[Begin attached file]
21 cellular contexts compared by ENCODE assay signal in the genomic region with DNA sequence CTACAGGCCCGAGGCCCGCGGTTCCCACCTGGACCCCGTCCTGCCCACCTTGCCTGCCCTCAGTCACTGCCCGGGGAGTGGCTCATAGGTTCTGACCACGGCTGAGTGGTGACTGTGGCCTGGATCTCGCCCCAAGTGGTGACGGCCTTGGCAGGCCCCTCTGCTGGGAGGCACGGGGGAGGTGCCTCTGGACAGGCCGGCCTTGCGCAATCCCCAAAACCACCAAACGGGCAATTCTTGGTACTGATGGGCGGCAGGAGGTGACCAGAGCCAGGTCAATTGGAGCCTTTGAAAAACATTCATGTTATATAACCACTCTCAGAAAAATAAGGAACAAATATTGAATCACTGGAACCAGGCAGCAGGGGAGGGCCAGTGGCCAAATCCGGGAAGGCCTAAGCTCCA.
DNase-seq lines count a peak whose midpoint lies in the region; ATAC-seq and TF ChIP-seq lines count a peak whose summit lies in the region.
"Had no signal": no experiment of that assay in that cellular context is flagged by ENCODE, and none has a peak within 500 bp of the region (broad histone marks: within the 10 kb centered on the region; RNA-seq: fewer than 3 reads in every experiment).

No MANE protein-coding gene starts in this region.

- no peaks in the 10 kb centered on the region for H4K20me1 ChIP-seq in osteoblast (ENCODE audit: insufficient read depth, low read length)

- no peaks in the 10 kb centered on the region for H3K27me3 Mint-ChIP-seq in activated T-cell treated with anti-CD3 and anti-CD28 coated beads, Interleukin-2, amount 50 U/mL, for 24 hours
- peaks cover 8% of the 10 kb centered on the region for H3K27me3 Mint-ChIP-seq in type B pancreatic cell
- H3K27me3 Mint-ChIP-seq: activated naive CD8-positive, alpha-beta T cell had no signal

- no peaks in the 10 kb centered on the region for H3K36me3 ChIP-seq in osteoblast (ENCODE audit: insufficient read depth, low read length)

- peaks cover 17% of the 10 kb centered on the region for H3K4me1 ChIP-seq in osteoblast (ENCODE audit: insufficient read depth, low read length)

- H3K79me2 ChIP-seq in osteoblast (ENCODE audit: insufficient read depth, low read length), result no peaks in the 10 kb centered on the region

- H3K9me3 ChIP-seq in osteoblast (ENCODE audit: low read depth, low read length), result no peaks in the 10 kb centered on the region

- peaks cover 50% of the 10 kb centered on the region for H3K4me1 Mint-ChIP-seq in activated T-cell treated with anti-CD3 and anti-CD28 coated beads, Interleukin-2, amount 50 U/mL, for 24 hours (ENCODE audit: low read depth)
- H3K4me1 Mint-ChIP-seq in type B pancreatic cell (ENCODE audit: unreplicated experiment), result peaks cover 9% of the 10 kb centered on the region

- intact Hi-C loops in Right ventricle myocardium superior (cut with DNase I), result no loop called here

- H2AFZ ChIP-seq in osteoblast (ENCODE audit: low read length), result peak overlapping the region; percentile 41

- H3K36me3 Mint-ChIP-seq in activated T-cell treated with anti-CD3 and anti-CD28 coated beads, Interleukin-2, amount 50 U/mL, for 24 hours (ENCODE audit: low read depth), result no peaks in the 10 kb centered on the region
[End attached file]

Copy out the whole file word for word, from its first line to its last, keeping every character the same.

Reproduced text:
21 cellular contexts compared by ENCODE assay signal in the genomic region with DNA sequence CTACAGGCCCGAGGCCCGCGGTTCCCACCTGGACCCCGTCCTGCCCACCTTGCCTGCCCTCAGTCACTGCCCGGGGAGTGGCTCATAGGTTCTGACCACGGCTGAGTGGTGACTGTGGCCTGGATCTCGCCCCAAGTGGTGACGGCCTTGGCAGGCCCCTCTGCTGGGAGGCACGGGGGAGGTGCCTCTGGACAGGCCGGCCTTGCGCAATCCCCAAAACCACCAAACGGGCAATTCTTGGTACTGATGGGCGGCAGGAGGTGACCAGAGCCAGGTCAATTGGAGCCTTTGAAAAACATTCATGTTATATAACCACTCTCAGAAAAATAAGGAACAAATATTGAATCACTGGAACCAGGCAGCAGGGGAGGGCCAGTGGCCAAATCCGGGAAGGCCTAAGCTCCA.
DNase-seq lines count a peak whose midpoint lies in the region; ATAC-seq and TF ChIP-seq lines count a peak whose summit lies in the region.
"Had no signal": no experiment of that assay in that cellular context is flagged by ENCODE, and none has a peak within 500 bp of the region (broad histone marks: within the 10 kb centered on the region; RNA-seq: fewer than 3 reads in every experiment).

No MANE protein-coding gene starts in this region.

- no peaks in the 10 kb centered on the region for H4K20me1 ChIP-seq in osteoblast (ENCODE audit: insufficient read depth, low read length)

- no peaks in the 10 kb centered on the region for H3K27me3 Mint-ChIP-seq in activated T-cell treated with anti-CD3 and anti-CD28 coated beads, Interleukin-2, amount 50 U/mL, for 24 hours
- peaks cover 8% of the 10 kb centered on the region for H3K27me3 Mint-ChIP-seq in type B pancreatic cell
- H3K27me3 Mint-ChIP-seq: activated naive CD8-positive, alpha-beta T cell had no signal

- no peaks in the 10 kb centered on the region for H3K36me3 ChIP-seq in osteoblast (ENCODE audit: insufficient read depth, low read length)

- peaks cover 17% of the 10 kb centered on the region for H3K4me1 ChIP-seq in osteoblast (ENCODE audit: insufficient read depth, low read length)

- H3K79me2 ChIP-seq in osteoblast (ENCODE audit: insufficient read depth, low read length), result no peaks in the 10 kb centered on the region

- H3K9me3 ChIP-seq in osteoblast (ENCODE audit: low read depth, low read length), result no peaks in the 10 kb centered on the region

- peaks cover 50% of the 10 kb centered on the region for H3K4me1 Mint-ChIP-seq in activated T-cell treated with anti-CD3 and anti-CD28 coated beads, Interleukin-2, amount 50 U/mL, for 24 hours (ENCODE audit: low read depth)
- H3K4me1 Mint-ChIP-seq in type B pancreatic cell (ENCODE audit: unreplicated experiment), result peaks cover 9% of the 10 kb centered on the region

- intact Hi-C loops in Right ventricle myocardium superior (cut with DNase I), result no loop called here

- H2AFZ ChIP-seq in osteoblast (ENCODE audit: low read length), result peak overlapping the region; percentile 41

- H3K36me3 Mint-ChIP-seq in activated T-cell treated with anti-CD3 and anti-CD28 coated beads, Interleukin-2, amount 50 U/mL, for 24 hours (ENCODE audit: low read depth), result no peaks in the 10 kb centered on the region